And I thy blessed words shall feel

And witness them fulfill’d in me:

“Nothing hath fail’d of all the good,

My Saviour hath performed the whole,”

Firm to his promise he hath stood

I witness this with all my soul.

March 26.—Evening. [Or June 19.]
“A soft answer turneth away wrath.”

THE tribes on the other side of Jordan received the deputation with courtesy, and answered for themselves without anger.

Joshua 22:21–34

21, 22 Then the children of Reuben and the children of Gad and the half tribe of Manasseh answered, and said unto the heads of the thousands of Israel, The Lord God of gods, the Lord God of gods, he knoweth, and Israel he shall know; if it be in rebellion, or if in transgression against the Lord, (save us not this day),

23 That we have built us an altar to turn from following the Lord, or if to offer thereon burnt offering or meat offering, or if to offer peace offerings thereon, let the Lord himself require it; (In the sincerity of their hearts they appealed to God that they had no idea of offering sacrifice anywhere but at the one appointed altar. Appeals to God must never be lightly made, nor in any case where anything less than the highest interests are concerned. It is consoling to feel that God knows our motives, but we must do our best so to act that God’s people shall also know what we aim at.)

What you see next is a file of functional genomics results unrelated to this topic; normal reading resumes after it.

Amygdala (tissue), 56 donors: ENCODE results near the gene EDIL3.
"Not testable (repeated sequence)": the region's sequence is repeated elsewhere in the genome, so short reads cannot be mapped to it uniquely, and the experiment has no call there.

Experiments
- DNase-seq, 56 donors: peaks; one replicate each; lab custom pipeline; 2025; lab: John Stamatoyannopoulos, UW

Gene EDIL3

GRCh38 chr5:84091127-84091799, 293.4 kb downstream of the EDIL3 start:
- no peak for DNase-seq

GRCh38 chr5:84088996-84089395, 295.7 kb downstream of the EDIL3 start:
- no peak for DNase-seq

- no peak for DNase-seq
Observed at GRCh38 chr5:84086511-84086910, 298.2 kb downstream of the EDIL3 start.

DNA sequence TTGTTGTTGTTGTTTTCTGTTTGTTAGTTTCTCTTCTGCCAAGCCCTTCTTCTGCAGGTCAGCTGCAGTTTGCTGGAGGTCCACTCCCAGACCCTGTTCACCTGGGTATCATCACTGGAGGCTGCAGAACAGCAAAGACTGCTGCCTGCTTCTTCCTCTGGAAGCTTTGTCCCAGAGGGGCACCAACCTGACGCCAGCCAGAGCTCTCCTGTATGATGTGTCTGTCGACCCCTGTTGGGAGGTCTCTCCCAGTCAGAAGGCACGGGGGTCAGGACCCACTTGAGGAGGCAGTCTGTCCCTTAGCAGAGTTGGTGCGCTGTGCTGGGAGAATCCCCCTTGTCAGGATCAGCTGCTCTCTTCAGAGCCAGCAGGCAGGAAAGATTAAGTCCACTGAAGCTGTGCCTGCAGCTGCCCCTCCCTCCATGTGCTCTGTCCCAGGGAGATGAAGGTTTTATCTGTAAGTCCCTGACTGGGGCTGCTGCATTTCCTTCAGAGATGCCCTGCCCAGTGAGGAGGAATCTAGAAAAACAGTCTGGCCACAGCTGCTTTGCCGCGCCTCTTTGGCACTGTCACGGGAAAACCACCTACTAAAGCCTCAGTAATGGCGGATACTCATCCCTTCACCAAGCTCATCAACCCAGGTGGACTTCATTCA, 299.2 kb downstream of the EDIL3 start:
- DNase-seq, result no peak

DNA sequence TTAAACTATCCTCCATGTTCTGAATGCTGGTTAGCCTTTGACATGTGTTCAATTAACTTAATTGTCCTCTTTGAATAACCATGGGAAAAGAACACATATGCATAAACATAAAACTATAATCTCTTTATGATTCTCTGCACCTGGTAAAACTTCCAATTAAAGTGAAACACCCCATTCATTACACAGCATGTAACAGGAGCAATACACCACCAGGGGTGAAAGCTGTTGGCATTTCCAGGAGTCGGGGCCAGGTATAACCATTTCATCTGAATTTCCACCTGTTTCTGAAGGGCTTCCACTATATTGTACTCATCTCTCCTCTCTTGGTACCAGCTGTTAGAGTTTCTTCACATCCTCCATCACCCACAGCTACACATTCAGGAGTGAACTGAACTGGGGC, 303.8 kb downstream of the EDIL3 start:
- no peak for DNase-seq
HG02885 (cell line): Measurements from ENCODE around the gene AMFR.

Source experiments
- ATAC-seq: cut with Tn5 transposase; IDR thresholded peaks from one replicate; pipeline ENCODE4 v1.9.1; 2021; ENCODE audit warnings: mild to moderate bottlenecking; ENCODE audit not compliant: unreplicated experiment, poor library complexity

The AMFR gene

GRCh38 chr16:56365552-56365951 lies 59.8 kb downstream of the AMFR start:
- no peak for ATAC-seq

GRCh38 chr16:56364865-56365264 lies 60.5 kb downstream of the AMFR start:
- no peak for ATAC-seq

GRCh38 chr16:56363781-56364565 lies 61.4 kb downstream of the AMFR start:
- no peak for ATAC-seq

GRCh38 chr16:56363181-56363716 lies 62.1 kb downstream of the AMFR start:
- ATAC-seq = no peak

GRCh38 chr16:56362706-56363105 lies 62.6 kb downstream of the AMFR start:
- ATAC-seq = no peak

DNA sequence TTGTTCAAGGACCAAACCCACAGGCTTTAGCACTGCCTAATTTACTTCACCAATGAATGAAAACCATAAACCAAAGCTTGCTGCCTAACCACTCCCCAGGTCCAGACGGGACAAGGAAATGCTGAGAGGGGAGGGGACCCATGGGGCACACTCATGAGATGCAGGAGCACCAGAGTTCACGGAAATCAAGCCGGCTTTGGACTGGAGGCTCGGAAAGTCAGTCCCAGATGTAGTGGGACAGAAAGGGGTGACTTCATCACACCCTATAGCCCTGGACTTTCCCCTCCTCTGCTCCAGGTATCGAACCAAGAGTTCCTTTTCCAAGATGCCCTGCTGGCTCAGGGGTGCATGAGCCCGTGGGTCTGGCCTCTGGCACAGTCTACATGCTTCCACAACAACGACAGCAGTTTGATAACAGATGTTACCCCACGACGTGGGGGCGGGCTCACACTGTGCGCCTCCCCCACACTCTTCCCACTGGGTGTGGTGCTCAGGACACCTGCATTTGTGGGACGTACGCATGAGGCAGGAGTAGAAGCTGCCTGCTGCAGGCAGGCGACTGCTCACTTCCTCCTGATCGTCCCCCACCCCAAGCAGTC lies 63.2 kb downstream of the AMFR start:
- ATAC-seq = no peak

24, 25, 26, 27 And if we have not rather done it for fear of this thing, saying, In time to come your children might speak unto our children, saying, What have ye to do with the Lord God of Israel? For the Lord hath made Jordan a border between us and you, ye children of Reuben and children of Gad; ye have no part in the Lord: so shall your children make our children cease from fearing the Lord. Therefore we said, Let us now prepare to build us an altar, not for burnt offering, nor for sacrifice: But that it may be a witness between us, and you, and our generations after us, that we might do the service of the Lord before him with our burnt offerings, and with our sacrifices, and with our peace offerings; that your children may not say to our children in time to come, Ye have no part in the Lord.

They feared lest they should lose the means of grace, and lest the Jordan should become a line of division between them and their brethren at some future time.